IPhone chip designer's sales surge 24%

July 24, 2013: 9:01 AM ET
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LONDON (CNNMoney)

ARM Holdings, the high-tech company that designs chips for iPhones and iPads, continues to impress investors and outperform its peers.

The Cambridge, U.K., based company said its second-quarter sales surged 24% from a year ago, and its adjusted pre-tax profit spiked 30%. Shares in ARM jumped by 4% in pre-market trading on Wednesday.

ARM Holdings (ARMH) has been a stock market darling, with shares increasing more than 10-fold over the past five years. It has been boosted by strong demand for its chip designs, which are used in roughly 95% of cell phones and smartphones around the world. Apple (AAPL), Qualcomm (QCOM) and Samsung (SSNLF) are among the company's largest customers.

ARM's second-quarter results have silenced critics who worried that the company would soon face a slowdown in licensing its tech designs -- its main revenue driver.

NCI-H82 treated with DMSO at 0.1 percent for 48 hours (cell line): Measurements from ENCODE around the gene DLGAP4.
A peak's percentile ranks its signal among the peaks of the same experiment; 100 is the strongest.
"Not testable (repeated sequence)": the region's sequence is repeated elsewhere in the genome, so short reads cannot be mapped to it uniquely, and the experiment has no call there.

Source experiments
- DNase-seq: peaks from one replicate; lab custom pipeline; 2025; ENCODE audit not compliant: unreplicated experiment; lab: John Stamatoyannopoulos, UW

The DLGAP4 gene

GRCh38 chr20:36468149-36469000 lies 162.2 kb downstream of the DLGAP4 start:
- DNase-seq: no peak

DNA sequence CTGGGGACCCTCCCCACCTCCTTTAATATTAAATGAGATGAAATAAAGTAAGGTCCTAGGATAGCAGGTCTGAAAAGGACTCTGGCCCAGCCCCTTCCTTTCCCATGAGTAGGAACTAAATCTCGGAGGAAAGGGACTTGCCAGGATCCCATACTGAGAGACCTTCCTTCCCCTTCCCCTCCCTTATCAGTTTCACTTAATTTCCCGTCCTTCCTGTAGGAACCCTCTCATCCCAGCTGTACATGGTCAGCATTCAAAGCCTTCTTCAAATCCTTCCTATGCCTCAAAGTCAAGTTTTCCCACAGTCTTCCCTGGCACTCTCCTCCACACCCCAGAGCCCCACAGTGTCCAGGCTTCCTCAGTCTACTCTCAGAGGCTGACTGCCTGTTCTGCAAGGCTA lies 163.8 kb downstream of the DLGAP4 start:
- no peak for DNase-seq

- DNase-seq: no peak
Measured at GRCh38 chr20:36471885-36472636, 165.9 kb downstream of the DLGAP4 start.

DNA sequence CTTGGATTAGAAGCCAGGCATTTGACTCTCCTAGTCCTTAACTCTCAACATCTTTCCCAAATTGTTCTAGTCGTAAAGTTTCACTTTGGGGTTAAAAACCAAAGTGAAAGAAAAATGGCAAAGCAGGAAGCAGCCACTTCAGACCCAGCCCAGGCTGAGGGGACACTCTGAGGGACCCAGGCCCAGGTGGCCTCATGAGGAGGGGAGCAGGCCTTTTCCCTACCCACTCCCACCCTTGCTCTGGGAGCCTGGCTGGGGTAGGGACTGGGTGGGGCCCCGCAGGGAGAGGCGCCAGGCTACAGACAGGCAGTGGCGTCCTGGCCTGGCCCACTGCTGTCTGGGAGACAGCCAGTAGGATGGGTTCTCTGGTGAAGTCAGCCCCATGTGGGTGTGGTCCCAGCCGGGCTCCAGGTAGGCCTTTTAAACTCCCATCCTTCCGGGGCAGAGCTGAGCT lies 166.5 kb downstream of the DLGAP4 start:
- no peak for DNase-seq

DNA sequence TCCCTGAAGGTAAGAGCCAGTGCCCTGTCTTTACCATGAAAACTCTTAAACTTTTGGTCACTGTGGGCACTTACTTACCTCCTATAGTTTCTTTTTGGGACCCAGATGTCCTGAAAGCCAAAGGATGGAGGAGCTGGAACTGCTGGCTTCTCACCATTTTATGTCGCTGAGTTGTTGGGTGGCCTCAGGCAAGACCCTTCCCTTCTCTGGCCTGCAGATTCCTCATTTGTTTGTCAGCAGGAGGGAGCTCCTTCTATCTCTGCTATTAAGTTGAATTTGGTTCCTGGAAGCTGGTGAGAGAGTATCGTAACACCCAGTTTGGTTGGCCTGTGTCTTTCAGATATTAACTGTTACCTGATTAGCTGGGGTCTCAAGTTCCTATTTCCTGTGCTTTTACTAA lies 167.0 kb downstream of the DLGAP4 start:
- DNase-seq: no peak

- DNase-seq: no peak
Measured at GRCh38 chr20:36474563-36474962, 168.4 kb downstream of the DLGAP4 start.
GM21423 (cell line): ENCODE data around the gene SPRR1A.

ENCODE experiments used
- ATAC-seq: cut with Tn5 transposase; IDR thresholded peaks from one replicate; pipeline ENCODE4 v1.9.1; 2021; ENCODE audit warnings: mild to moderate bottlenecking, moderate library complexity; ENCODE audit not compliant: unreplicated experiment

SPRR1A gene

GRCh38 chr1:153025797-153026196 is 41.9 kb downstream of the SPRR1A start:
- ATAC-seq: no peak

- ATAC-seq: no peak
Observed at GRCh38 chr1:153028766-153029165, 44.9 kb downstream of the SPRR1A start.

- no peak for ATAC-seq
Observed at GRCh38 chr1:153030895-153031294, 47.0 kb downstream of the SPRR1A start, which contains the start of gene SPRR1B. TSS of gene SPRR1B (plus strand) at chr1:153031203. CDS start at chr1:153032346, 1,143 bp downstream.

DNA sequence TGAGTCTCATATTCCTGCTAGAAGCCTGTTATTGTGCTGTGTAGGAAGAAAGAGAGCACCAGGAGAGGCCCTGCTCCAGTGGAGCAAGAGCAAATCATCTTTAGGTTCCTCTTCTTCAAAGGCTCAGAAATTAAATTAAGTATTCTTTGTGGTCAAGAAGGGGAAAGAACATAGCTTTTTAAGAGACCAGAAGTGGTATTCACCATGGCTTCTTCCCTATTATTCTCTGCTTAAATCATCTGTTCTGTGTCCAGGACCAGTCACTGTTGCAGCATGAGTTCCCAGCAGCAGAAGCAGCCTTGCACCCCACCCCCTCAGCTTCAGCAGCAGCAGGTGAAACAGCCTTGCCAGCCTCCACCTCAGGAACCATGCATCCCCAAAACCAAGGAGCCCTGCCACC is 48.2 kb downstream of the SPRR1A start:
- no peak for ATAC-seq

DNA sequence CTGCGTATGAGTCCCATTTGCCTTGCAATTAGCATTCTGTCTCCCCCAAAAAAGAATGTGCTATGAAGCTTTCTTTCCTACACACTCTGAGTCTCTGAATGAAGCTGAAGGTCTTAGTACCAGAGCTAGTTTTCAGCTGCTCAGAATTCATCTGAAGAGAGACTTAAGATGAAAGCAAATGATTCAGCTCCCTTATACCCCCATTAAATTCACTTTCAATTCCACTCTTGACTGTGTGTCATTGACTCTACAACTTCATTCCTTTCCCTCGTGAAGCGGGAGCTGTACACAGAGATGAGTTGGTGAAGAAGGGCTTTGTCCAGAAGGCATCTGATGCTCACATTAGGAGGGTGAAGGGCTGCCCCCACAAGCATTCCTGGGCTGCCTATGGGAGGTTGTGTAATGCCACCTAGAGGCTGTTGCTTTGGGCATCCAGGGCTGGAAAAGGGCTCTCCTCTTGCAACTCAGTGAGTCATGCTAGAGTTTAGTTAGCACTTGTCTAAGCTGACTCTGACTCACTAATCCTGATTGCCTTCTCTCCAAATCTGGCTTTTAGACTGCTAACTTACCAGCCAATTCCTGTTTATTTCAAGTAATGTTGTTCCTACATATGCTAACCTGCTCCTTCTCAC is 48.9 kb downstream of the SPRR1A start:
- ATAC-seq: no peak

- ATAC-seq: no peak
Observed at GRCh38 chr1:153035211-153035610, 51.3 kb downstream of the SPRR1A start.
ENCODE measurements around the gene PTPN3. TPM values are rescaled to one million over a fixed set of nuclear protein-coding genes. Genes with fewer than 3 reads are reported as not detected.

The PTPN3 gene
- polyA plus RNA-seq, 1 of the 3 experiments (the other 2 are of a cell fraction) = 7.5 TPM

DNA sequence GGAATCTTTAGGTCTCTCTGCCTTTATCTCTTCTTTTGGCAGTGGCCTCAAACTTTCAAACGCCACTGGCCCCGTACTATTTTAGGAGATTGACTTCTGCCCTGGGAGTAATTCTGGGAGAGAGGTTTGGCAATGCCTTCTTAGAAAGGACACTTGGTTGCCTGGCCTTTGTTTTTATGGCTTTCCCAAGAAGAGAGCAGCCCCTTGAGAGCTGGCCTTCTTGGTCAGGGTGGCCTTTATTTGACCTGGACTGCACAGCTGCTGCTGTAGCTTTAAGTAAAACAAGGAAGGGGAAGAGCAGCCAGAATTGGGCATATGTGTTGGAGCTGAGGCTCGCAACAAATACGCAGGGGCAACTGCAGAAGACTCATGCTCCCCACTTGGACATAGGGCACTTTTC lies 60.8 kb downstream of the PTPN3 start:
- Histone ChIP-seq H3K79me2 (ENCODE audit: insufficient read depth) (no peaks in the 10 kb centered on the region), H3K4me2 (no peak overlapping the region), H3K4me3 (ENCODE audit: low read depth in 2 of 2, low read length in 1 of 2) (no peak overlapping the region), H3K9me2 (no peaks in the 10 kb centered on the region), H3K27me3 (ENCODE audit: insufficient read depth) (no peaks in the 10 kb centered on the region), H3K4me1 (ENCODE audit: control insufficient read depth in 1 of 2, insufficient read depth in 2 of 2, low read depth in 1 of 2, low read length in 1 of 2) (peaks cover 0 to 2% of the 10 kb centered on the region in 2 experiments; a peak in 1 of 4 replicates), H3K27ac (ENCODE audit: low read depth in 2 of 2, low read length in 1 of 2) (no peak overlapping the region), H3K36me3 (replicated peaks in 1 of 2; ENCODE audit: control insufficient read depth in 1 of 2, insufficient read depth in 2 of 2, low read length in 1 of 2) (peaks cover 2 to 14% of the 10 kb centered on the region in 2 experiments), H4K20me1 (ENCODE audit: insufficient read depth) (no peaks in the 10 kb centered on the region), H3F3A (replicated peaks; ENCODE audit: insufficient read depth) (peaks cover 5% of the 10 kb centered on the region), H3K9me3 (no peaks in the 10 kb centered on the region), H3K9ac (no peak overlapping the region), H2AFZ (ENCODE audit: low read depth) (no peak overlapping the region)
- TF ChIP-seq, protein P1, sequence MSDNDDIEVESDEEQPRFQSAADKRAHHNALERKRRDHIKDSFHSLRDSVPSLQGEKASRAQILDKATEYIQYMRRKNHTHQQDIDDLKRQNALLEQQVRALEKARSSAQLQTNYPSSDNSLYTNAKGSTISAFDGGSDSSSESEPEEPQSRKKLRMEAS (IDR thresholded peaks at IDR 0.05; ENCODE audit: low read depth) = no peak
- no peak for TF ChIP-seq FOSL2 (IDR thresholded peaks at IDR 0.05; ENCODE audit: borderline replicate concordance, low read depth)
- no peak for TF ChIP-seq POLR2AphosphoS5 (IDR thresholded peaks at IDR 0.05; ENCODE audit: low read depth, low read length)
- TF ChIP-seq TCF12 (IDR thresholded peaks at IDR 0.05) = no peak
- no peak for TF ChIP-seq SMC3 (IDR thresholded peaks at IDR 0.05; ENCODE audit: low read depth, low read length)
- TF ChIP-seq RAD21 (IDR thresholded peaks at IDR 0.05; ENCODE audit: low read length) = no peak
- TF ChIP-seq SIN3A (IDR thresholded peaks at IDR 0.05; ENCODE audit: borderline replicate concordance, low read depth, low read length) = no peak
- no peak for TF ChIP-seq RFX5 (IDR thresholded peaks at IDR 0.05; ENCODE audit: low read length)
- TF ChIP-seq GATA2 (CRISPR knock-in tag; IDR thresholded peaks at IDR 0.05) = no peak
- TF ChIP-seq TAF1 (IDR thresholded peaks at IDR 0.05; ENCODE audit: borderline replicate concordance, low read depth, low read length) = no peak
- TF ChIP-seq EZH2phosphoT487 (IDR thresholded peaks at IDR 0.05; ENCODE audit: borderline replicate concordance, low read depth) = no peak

"I think the key thing with ARM is that it has been doing well for a long time and it continues outperforming the industry," said London-based analyst Fatima Iu from Polar Capital. "Obviously that is a function of targeting the right areas."

Related: Intel profit tumbles 29% on PC sales slump

ARM's stellar financial report came a day after Apple announced that its iPhone sales grew by 20% last quarter.

It wasn't all sunshine and roses for ARM, which was hit by various charges over the quarter, including legal costs and a patent-related settlement. But ARM clearly outshined Intel (INTC), ARM's struggling competitor.

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Earlier this month, Intel, the world's largest chipmaker, reported its fourth straight quarter of sales declines and its third quarter in a row in which profit fell year-over-year. Intel's business has struggled as PC sales remain very weak. Worldwide, shipments of PCs fell by 11% last quarter, according to Gartner.

To counteract the trend, Intel has desperately been trying to get into the mobile computing business. It made some limited headway recently, partnering with a handful of brands to put its chips in smartphones and tablets.

This has led ARM to roughly double its spending on marketing and research to ensure it stays ahead of Intel and other competitors in key markets.

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